The insatiable demand for quality content requires organizations to move beyond traditional advertising and to harness their ability to produce truly authentic, credible and relevant content, according to new research from Accenture Interactive.
The research report – “You Are Your Content,” which surveyed more than 1,000 global executives responsible for content within their organizations – says that quality content is the single most important driver of brand engagement. It is more critical than ever for organizations to master their content identity as it is the true reflection of who an organization is to its audiences – internal and external.
On average, organizations are creating over one million digital content assets a year. As content volume increases, a layer of complexity is also increasing with the introduction of new distribution channels. This explosion of new content channels has disrupted every industry, however only 24% of organizations feel ready to activate new distribution points.
High-performing companies are transforming themselves into content-driven organizations to address this transforming landscape and to truly own their organization’s voice by bringing talent in-house to manage and create content. The study finds 76% of companies are leveraging in-house talent to create content in the next two years, with survey respondents citing a lack of in-house talent as the top barrier to their ability to create quality content.
“Content has the potential to become the ‘great limiter’ for many organizations as they struggle to maintain quality while managing the tidal wave of content, and reducing increased complexity plus associated costs,” said Donna Tuths, global digital content lead at Accenture Interactive. “There is no sign of demand slowing down and new channels and technology will continue to disrupt the industry. There is now a clear need for organizations to ‘get real’ and gain control of their content strategy and in order to become truly a content-first organization, both inside and out.”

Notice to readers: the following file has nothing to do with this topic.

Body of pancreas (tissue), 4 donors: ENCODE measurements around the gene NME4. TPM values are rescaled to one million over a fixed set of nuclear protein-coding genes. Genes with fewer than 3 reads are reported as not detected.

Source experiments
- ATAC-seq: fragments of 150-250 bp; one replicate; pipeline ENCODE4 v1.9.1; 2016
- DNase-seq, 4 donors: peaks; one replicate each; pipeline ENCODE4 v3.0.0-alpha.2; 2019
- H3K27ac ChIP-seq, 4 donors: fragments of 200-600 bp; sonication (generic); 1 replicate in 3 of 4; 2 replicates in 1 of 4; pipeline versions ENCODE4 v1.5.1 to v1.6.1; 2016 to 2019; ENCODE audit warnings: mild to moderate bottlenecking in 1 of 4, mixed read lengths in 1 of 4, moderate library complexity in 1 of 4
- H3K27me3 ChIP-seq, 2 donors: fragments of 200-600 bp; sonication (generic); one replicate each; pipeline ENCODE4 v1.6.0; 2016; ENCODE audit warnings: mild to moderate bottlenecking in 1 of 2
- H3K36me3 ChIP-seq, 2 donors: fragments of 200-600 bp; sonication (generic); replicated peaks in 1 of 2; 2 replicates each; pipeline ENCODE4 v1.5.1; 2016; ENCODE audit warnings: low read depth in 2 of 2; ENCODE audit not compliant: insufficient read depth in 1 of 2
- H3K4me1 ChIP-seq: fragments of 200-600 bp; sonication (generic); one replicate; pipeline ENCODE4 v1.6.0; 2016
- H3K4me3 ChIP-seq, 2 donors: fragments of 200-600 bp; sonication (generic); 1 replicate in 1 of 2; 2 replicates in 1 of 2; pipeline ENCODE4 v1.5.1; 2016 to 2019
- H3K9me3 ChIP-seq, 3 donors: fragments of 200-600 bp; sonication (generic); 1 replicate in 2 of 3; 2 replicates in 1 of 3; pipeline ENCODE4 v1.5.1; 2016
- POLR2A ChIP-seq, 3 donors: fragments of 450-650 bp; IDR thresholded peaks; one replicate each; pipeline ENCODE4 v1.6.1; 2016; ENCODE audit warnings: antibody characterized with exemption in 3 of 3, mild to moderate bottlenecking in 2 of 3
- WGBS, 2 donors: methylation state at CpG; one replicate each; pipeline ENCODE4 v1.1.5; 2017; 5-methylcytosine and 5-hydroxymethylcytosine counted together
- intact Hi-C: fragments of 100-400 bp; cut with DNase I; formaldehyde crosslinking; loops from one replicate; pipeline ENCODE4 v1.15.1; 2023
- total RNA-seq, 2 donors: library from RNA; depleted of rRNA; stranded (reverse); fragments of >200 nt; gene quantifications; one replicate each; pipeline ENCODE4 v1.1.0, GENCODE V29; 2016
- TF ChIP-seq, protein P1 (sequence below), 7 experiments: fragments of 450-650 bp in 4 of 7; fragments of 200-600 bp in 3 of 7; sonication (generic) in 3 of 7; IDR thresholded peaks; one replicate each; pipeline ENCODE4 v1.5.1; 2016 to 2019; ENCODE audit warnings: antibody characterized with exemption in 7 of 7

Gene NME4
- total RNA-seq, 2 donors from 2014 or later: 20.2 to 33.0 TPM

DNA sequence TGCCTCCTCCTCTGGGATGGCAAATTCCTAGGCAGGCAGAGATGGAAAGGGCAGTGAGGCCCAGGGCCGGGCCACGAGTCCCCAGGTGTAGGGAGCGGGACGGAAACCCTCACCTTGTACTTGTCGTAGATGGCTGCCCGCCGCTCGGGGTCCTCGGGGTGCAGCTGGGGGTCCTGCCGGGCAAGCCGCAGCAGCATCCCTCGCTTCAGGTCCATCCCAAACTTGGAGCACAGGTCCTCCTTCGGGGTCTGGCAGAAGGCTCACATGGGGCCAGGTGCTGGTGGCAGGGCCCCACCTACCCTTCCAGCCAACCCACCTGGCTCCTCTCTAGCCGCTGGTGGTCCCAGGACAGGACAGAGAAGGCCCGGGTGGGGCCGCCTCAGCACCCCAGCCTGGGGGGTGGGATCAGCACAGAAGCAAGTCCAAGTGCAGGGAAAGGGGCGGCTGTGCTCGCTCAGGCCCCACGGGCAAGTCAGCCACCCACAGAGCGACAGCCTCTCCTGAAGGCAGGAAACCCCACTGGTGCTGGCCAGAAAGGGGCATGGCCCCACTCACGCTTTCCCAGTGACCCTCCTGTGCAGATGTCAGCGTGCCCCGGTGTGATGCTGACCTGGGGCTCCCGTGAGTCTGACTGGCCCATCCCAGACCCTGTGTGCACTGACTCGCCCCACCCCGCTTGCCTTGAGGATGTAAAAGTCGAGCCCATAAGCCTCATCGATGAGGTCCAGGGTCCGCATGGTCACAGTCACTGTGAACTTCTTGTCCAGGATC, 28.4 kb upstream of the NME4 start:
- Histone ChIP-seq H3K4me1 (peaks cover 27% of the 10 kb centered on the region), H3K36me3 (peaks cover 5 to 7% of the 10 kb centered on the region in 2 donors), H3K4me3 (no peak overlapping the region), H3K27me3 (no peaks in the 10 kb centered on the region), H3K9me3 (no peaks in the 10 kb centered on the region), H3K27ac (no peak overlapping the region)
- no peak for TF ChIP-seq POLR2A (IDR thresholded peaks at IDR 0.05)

Today, an organization’s audience is connected primarily through their exposure to the content they share – it is the personality, identity and voice of an organization. However, research shows a misalignment between the perceived goals of content versus current realities:
- Eighty-four percent affirmed the importance of content in shaping the brand experience
- Seventy-eight percent believe that content must clearly convey everything they want external audiences to know about their company
- Forty percent of executives responsible for content at their organization report that they clearly understand the goals for their content
- Twenty-nine percent agree that the content they produce is consistent in style and tone across channels
- Less than a third believe their content reflects their company’s core values
Additionally, the study reveals differing perceptions about content between executives and their employees. CEOs were twice as likely as members of their management teams to cite that their organization’s content accurately reflects the culture and character of their organizations, while fewer than a third of all employees strongly agree that the content aligns to their organization’s true identity.
The changing landscape of content distribution
The digital environment is radically decentralized, and new platforms regularly displace incumbents. Relatively new and popular channels like Snapchat and Facebook Live are creating a variety of ways for organizations to reach consumers – although many content managers are not prepared to explore these new distribution channels:
- Eighty percent believe it is necessary to master new platforms
- Thirty-five percent are looking to invest more in content creation rather than paying to place their content
- Nearly three-quarters of organizations invest the majority of their budgets ($100-250 million), up to 70%, on paid placement
- Sixty-five percent of high-performing companies are working toward integrated plans that balance investments in content production with smart distribution approaches that activate a range of channels, both free (e.g., social media) and costly (e.g., network television)
“Content is bigger than marketing; it’s the voice of an organization’s mission,” said Tuths. “It could not be more critical to get content right. Organizations need to own their voice and follow their audiences closely as they may lead to new ways to connect and engage customers, prospects, employees and recruits. In today’s hyper-connected age, you are your content.”